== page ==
Gender Focus with EMELDA MWITWA
LAST week, Lusaka Mayor Wilson Kalumba was in the news for a noble cause. Mr Kalumba was launching a community programme called ‘Know your neighbour initiative’.
The purpose of this initiative is to fight crime in the communities and also change people’s mindsets towards waste management.
Mr Kalumba said the concept of ‘Know your neighbour’ was for people and local authorities to work together to safeguard lives.
This initiative will culminate in the formation of anti-crime and garbage collection groups at community level to supplement efforts by the relevant authorities.
The spate of crime in Lusaka, the mayor pointed out, is worrisome and people are now leaving in fear.
What struck me about this initiative is its potential to break the communication barriers created by wall fences, social classes or the mere anti-social attitudes of people across different social strata.
To make this community initiative work, people will be required to know who their neighbours are or probably create relationships with people in the vicinity.
Right now the situation in our communities, especially the low density townships, is so bad that people do not know who their neighbours are. At worst, people care less about what happens to their neighbours or they are simply not in talking terms.
The excuse by many is that they are too busy and have no time to get together with their neighbours. Or that they work late and only get home in the night and have no chance for chibeleshi (associating) with neighbours.
Even when a bereavement occurs in the neighbourhood, very few would be courteous enough to attend a funeral or visit a neighbour’s child in hospital.
Apparently, gone are the days when a neighbour was considered a sister or brother from ‘another mother’ who, in the day of trouble, would tend to your need before your relatives come.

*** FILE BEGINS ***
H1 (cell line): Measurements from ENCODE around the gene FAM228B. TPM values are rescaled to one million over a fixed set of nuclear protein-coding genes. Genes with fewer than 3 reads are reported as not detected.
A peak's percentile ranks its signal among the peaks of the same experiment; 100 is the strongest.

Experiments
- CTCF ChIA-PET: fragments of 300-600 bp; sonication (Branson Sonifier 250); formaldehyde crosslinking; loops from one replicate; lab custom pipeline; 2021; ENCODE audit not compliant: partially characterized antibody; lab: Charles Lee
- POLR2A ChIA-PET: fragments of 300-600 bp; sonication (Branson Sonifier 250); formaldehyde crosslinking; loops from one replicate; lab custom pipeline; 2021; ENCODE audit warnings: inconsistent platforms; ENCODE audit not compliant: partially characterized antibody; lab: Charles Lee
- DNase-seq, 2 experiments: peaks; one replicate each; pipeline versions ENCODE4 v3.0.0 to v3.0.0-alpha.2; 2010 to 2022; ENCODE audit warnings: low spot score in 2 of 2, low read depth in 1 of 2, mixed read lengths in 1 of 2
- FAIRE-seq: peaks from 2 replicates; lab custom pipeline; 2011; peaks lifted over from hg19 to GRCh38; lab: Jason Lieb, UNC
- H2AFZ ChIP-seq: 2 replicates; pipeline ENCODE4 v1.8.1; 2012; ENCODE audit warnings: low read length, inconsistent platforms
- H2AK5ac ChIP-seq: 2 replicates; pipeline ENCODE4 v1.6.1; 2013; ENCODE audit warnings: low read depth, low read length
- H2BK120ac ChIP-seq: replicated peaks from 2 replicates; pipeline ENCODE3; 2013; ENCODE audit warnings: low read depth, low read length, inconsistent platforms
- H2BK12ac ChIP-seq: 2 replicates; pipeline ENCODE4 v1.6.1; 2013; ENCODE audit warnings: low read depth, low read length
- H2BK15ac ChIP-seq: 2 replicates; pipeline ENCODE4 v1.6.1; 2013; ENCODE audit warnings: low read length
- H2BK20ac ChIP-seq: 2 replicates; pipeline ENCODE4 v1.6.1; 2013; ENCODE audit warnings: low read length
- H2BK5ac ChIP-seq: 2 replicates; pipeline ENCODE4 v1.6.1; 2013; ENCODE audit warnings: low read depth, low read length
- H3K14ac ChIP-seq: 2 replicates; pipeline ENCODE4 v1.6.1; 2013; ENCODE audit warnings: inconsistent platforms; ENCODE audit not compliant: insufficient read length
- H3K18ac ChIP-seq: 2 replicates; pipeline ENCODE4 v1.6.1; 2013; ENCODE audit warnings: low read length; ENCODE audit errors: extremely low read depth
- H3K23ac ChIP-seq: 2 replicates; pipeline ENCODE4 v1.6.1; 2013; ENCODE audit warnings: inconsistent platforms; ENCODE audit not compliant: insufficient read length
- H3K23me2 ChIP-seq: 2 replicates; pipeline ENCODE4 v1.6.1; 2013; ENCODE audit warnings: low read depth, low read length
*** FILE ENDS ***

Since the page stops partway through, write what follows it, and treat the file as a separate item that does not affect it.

I grew up in a neighbourhood where housing units were only separated by wire fences and a distress call from a troubled household was first answered by neighbours.
Every morning, we had no choice but to say good morning to our neighbours because between us was only a thin perimeter wall.
When a community member was admitted to hospital, we would know it the same day through the mwashibukeni, mwatandaleni, mwabombeni, or chungulopo mukwai greetings across our wire fences in the Kitwe township of Chimwemwe.
A sick person in the community would be visited not only by church mates, but neighbours too.
A thief in the neighbourhood was considered everyone’s enemy, and collective efforts were made to make the community peaceful and crime-free.
When the area chairperson called for a public meeting, a good number of residents would attend to air grievances on pressing community needs.
But over the years, we have seen this spirit of camaraderie slowly dying in the lower middle-income Zambia as more people build houses in the upmarket and erect wall fences around them.
Ideally, a fence is a security feature or boundary marker, but now it is taking away the good rapport that previously existed in our communities.